Synergy in Basic and Applied BSSR

"Alternative Futures" Scenario Planning to Prepare BSSR Readiness

Many fields, including medical education, have embraced future scenario planning to prepare for an uncertain future. (Nasca et al, 2015) As the COVID19 pandemic illustrates, the future is highly unpredictable. Scenario planning envisions a series of exaggerated but plausible "alternative futures'' to develop risk management plans. The Accreditation Council for Graduate Medical Education (ACGME) - the accrediting body for all graduate medical education - is undertaking a massive effort to rebuild program training standards that would affect all in-training physicians. ACGME worked with consultants to develop four scenarios about the US health care system around which it will revamp standards starting with internal medicine (Figure 1) . Synergizing basic and applied BSSR could similarly benefit from scenario planning. For example, NIH could sponsor funding for a ten-city study in which a cross-section of public health programs, health departments, community members, accreditors, and other major stakeholders convene to develop future scenarios about regional or US public health in 2040. Once there is general agreement on the scenarios, each coalition would work separately or together in ten cities to develop important BSSR skills and and related behaviors (i.e. academic co-training of health department employees, increased community-based training, more collaboration between communities and academic institutions, more cross-training). Each coalition would also propose systems-based changes to optimize BSSR skills preparedness across the public health workforce and community. This innovation has several advantages: 1) it narrows the yawning gap between academia and the community by creating sustained engagement 2) it positions public health programs to be more adaptive, community-oriented and forward-thinking 3) it allows learners to gain knowledge and experience from sustained engagement and to engage in critical analysis about broad public health challenges 4) it would force all partner organization on the coalition to improve recruitment and continuing education practices 5) it would create a social capital network among community stakeholders that could improve community health in unanticipated ways. Read more: "Optimizing Upstream Health in the Community-Oriented Integrative Domain" - "Three domains define major challenges facing U.S. health care... Equally important is that prioritization of needs and program planning are interwoven with community capacity-building and self-determination. Integrative engagement relies on direct community participation to develop the clinical equivalent of a history and physical, differential diagnosis and treatment plan. Action at this level values principles of reciprocity and ongoing interpersonal communication to advance shared goals of community health." (Williams, 2018) Figure 1 Free Markets Unchained a world dominated by libertarian public policies) Boom Doogle (a world where Baby Boomers are in charge) There's an App for That, Too?(a world where most people's health is tracked via wearable/embeddable sensors) Cloudburst(a world where cyber attacks have disabled the Internet) Nasca, T. J., & Thomas, C. W. (2015). Medicine in 2035: Selected Insights from ACGME's Scenario Planning. Journal of graduate medical education, 7(1), 139–142. doi:10.4300/JGME-D-14-00740.1 Williams CM, El-Bayoumi J. Optimizing Upstream Health in the Community-Oriented Integrative Domain. Health Equity. 2018;2(1):313–315. Published 2018 Oct 24. doi:10.1089/heq.2018.0041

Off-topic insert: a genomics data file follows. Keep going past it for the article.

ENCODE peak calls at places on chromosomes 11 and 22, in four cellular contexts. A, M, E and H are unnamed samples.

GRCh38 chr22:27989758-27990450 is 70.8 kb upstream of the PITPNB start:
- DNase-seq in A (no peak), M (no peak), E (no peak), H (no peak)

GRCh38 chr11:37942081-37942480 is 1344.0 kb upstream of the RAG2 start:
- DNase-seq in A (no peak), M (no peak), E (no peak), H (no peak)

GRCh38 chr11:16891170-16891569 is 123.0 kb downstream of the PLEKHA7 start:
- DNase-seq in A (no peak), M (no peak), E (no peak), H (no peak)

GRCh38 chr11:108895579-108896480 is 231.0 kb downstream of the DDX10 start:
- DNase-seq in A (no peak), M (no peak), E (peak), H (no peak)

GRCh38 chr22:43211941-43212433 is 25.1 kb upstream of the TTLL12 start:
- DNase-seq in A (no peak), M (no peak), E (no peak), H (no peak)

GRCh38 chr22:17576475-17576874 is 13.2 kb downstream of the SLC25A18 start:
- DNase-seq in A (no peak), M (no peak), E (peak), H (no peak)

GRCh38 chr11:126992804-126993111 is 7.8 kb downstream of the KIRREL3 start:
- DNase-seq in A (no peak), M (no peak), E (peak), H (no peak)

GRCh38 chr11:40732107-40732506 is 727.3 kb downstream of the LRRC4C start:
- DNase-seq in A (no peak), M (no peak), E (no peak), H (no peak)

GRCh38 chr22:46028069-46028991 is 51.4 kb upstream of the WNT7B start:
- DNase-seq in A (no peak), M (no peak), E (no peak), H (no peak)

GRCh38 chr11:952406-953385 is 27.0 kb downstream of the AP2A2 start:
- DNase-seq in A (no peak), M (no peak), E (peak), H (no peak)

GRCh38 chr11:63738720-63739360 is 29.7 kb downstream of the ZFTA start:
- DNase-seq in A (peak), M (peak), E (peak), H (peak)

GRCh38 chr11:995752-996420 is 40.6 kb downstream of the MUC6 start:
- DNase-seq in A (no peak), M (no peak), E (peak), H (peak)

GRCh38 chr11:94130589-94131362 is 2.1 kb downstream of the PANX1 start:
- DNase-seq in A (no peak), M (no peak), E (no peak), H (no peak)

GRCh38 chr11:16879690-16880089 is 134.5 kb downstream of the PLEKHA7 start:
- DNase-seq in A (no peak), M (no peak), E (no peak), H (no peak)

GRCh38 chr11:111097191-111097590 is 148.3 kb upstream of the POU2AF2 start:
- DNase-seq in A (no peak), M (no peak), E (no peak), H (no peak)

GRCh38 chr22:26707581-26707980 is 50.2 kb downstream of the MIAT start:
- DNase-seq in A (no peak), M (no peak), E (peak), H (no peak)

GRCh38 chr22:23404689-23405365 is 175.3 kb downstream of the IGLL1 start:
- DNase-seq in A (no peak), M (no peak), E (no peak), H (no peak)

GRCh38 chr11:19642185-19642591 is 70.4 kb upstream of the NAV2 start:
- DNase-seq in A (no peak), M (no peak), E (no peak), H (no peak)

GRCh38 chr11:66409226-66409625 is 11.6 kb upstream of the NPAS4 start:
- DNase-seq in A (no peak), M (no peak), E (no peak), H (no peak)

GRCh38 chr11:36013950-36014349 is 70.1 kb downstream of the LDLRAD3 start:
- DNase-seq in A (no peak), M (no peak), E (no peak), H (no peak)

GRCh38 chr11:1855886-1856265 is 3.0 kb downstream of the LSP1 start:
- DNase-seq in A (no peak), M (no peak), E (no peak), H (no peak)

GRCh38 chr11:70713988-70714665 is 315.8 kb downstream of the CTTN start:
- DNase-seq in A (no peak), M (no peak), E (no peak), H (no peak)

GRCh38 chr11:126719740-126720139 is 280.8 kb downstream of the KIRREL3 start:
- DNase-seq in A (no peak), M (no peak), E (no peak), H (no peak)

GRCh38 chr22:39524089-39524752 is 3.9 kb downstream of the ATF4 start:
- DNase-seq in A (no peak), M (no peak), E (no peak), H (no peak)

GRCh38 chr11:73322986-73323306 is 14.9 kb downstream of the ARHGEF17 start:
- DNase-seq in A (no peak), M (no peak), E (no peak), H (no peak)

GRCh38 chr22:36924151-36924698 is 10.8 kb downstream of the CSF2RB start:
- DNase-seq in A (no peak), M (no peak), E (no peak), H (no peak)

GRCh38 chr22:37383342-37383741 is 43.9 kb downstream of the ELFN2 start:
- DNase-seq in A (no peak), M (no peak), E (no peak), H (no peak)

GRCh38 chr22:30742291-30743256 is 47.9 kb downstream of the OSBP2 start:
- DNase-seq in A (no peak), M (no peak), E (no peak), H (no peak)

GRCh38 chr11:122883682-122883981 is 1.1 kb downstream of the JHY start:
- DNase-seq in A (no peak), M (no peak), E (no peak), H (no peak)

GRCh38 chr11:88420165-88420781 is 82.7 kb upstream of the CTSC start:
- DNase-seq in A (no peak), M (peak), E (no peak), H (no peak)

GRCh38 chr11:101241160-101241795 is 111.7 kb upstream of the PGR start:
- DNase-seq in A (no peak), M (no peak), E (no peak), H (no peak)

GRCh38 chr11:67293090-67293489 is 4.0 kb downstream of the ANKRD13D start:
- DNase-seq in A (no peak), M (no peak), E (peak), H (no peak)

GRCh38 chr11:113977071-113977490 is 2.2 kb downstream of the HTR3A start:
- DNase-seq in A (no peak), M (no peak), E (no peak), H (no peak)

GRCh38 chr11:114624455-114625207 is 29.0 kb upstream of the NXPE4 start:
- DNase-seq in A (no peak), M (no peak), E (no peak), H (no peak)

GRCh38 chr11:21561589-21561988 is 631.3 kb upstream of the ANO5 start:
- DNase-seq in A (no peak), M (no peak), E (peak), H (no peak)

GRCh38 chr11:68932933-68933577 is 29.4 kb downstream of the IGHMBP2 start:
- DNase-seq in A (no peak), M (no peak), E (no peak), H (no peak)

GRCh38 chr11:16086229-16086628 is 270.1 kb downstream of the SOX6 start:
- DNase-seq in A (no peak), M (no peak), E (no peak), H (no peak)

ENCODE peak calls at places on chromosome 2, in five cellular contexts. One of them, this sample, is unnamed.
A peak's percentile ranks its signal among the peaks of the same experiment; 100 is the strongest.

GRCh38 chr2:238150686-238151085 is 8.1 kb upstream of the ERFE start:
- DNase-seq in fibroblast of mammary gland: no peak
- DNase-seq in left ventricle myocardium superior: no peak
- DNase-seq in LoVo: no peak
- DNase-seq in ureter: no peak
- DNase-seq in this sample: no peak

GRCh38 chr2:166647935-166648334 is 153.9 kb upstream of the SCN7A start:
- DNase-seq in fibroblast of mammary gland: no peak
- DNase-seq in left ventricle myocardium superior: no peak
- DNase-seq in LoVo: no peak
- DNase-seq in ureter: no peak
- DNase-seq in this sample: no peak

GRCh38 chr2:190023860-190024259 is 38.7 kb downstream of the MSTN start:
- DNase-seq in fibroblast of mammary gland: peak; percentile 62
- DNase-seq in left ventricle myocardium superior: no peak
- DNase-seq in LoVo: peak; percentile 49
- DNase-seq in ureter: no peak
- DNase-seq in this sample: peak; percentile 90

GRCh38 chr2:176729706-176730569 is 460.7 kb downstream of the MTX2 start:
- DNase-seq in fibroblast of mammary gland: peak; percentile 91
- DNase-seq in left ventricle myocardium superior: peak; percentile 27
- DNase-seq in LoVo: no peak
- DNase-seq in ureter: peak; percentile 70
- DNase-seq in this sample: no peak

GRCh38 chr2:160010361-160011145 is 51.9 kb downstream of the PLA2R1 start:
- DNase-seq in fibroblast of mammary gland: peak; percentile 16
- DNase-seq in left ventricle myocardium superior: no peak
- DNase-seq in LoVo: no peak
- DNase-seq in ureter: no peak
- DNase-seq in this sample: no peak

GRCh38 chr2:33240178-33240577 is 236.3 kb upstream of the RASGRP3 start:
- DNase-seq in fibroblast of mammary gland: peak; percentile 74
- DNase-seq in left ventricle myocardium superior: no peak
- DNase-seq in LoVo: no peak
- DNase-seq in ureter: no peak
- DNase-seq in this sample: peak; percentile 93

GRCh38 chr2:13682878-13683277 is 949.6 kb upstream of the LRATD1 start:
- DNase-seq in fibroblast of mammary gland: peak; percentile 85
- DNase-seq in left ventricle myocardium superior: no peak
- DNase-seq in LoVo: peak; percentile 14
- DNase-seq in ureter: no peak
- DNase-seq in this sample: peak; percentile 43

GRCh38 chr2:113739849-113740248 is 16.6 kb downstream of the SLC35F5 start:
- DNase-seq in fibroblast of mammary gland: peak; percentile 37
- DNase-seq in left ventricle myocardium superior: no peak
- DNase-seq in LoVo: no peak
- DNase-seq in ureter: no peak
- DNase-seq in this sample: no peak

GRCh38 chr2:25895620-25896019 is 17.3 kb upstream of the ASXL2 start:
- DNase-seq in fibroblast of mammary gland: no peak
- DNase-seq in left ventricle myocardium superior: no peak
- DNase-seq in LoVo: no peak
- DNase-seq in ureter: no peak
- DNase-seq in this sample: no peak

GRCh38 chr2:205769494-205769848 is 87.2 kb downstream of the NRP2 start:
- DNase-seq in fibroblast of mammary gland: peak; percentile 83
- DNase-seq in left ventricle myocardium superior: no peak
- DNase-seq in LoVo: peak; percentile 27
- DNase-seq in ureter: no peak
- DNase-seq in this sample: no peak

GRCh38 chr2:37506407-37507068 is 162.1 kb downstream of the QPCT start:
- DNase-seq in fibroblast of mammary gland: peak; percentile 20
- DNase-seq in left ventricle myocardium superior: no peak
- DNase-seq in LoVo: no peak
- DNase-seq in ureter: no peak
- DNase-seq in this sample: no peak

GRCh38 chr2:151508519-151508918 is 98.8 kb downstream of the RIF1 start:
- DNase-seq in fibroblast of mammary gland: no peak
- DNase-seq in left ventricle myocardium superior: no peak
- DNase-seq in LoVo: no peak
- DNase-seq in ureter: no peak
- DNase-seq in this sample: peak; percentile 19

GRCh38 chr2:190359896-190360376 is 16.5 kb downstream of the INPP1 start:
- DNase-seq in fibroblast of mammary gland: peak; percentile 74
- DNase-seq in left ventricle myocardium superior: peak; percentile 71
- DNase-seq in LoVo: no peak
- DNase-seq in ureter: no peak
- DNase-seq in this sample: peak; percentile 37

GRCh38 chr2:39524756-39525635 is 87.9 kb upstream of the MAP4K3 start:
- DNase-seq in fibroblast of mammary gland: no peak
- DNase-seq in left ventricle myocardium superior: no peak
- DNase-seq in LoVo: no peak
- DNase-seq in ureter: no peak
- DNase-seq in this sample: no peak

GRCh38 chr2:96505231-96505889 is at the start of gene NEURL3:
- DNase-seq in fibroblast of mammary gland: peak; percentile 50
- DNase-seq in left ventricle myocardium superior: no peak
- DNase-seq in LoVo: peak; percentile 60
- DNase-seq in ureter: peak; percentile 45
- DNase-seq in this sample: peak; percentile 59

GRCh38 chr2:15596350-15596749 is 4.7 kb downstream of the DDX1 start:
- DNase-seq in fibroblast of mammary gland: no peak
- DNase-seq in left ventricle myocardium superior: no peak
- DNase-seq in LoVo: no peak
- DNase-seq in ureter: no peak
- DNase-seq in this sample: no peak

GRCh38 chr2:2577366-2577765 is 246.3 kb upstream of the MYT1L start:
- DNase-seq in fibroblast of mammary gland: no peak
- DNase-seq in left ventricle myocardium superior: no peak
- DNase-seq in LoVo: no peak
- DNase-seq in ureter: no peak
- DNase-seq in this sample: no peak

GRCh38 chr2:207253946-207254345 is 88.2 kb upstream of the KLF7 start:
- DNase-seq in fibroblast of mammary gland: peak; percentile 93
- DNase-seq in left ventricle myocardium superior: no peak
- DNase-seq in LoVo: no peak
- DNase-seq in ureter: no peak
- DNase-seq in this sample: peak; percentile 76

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Idea No. 341